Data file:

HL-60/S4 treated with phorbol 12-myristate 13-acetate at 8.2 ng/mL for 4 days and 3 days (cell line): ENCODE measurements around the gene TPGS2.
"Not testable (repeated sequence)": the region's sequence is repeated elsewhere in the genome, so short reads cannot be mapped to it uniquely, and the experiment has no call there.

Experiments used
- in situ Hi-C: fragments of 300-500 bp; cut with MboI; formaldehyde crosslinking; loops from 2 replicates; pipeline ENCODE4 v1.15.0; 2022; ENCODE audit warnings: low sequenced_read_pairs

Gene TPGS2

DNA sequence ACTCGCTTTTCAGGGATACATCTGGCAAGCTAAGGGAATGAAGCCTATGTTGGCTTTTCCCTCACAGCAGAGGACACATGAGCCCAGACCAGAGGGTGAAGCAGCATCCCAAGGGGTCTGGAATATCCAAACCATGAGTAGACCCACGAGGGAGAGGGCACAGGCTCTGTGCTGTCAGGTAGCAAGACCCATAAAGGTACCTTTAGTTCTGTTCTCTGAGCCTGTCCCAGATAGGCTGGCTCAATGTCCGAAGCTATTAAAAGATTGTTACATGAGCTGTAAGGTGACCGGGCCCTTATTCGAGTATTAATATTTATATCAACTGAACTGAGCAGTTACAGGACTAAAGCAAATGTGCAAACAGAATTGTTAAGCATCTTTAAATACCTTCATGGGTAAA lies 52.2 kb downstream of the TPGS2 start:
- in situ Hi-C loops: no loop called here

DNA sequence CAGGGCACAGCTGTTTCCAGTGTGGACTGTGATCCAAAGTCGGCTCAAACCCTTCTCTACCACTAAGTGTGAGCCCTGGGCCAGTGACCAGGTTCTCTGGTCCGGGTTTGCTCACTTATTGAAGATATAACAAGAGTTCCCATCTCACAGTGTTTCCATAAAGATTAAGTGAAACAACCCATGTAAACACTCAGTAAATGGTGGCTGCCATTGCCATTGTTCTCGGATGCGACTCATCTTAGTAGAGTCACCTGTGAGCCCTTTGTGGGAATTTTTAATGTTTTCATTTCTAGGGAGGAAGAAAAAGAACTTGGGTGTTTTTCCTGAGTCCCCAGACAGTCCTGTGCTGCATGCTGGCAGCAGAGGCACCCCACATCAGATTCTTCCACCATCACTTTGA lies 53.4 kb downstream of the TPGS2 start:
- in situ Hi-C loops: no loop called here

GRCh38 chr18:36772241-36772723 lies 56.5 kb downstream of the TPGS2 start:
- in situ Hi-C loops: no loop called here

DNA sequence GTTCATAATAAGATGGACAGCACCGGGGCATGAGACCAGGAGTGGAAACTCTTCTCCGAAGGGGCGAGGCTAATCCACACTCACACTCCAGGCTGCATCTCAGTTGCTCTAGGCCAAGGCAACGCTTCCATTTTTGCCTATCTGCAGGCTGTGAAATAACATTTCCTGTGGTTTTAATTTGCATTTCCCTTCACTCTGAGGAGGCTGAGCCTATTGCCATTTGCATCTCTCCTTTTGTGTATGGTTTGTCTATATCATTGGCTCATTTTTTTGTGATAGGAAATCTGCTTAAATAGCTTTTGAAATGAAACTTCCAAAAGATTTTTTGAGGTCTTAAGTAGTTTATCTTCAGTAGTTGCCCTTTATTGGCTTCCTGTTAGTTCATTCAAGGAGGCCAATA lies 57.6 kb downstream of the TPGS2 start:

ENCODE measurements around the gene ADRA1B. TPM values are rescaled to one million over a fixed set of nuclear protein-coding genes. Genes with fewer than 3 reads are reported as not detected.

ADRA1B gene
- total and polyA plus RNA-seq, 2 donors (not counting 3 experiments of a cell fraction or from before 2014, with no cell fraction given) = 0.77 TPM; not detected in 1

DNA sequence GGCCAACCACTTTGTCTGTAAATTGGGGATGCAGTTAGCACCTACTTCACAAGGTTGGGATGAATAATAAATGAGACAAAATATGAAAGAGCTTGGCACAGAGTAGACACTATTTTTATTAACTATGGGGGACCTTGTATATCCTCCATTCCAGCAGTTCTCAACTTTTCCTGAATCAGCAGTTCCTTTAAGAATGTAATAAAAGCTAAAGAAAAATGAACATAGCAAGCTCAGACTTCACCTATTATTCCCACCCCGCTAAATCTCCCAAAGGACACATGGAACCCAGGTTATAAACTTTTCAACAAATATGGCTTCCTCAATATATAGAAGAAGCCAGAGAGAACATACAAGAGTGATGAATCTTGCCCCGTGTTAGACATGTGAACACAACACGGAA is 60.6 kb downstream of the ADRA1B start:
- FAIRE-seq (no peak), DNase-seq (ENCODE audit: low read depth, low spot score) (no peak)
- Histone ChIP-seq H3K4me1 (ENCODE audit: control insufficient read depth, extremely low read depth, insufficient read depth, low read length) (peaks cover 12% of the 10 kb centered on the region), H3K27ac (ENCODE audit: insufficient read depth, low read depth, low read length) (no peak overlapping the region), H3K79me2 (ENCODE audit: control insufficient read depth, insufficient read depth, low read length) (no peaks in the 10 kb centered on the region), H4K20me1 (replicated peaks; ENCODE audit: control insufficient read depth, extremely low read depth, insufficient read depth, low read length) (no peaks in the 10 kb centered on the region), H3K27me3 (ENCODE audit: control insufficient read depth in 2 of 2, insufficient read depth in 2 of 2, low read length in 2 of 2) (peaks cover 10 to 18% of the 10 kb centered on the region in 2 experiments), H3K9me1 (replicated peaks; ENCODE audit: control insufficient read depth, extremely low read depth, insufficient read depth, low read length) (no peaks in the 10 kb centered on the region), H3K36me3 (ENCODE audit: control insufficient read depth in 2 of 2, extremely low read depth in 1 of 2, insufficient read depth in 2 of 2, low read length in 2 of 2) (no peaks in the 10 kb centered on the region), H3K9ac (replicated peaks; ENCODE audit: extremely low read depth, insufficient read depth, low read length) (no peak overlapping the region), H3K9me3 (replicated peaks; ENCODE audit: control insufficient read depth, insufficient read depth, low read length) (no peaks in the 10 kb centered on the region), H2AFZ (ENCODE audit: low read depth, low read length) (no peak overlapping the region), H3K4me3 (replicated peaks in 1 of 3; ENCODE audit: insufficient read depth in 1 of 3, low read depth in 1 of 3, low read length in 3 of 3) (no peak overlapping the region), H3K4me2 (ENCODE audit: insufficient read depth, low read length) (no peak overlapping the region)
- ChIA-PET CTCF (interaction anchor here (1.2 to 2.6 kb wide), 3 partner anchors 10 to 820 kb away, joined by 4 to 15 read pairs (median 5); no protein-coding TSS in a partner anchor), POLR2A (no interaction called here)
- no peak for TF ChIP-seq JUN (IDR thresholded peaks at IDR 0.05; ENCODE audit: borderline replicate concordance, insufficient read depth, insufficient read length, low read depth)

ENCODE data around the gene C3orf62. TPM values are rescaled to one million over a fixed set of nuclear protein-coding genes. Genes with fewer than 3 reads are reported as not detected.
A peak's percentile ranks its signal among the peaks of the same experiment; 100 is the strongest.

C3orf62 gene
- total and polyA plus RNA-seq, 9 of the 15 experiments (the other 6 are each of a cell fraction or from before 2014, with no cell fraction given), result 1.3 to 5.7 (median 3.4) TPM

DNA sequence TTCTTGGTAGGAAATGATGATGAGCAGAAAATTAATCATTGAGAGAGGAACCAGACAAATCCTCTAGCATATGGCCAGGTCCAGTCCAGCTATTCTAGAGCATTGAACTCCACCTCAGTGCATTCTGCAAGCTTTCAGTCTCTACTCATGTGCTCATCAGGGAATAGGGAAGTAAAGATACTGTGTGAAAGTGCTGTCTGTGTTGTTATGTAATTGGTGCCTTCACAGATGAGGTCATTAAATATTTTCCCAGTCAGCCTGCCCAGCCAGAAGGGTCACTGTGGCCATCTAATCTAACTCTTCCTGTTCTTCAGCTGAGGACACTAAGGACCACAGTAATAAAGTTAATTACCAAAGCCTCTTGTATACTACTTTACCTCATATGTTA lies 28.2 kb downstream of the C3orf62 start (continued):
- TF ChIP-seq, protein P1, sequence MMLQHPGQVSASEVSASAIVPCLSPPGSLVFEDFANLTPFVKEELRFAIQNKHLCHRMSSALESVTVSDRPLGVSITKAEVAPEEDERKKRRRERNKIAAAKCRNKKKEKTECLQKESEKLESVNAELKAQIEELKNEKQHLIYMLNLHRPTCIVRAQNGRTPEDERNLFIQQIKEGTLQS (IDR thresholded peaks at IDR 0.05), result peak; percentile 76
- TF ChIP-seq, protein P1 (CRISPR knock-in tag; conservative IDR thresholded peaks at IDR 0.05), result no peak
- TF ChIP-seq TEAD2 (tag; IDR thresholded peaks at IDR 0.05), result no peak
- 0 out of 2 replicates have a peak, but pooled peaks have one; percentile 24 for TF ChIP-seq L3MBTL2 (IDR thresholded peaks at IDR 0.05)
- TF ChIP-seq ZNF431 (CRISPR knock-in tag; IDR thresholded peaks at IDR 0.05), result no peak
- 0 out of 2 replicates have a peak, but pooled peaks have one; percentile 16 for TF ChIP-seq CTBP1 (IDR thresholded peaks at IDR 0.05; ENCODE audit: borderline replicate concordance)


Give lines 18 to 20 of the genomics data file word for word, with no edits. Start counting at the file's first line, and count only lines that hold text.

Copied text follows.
- Histone ChIP-seq H3K4me1 (ENCODE audit: control insufficient read depth, extremely low read depth, insufficient read depth, low read length) (peaks cover 12% of the 10 kb centered on the region), H3K27ac (ENCODE audit: insufficient read depth, low read depth, low read length) (no peak overlapping the region), H3K79me2 (ENCODE audit: control insufficient read depth, insufficient read depth, low read length) (no peaks in the 10 kb centered on the region), H4K20me1 (replicated peaks; ENCODE audit: control insufficient read depth, extremely low read depth, insufficient read depth, low read length) (no peaks in the 10 kb centered on the region), H3K27me3 (ENCODE audit: control insufficient read depth in 2 of 2, insufficient read depth in 2 of 2, low read length in 2 of 2) (peaks cover 10 to 18% of the 10 kb centered on the region in 2 experiments), H3K9me1 (replicated peaks; ENCODE audit: control insufficient read depth, extremely low read depth, insufficient read depth, low read length) (no peaks in the 10 kb centered on the region), H3K36me3 (ENCODE audit: control insufficient read depth in 2 of 2, extremely low read depth in 1 of 2, insufficient read depth in 2 of 2, low read length in 2 of 2) (no peaks in the 10 kb centered on the region), H3K9ac (replicated peaks; ENCODE audit: extremely low read depth, insufficient read depth, low read length) (no peak overlapping the region), H3K9me3 (replicated peaks; ENCODE audit: control insufficient read depth, insufficient read depth, low read length) (no peaks in the 10 kb centered on the region), H2AFZ (ENCODE audit: low read depth, low read length) (no peak overlapping the region), H3K4me3 (replicated peaks in 1 of 3; ENCODE audit: insufficient read depth in 1 of 3, low read depth in 1 of 3, low read length in 3 of 3) (no peak overlapping the region), H3K4me2 (ENCODE audit: insufficient read depth, low read length) (no peak overlapping the region)
- ChIA-PET CTCF (interaction anchor here (1.2 to 2.6 kb wide), 3 partner anchors 10 to 820 kb away, joined by 4 to 15 read pairs (median 5); no protein-coding TSS in a partner anchor), POLR2A (no interaction called here)
- no peak for TF ChIP-seq JUN (IDR thresholded peaks at IDR 0.05; ENCODE audit: borderline replicate concordance, insufficient read depth, insufficient read length, low read depth)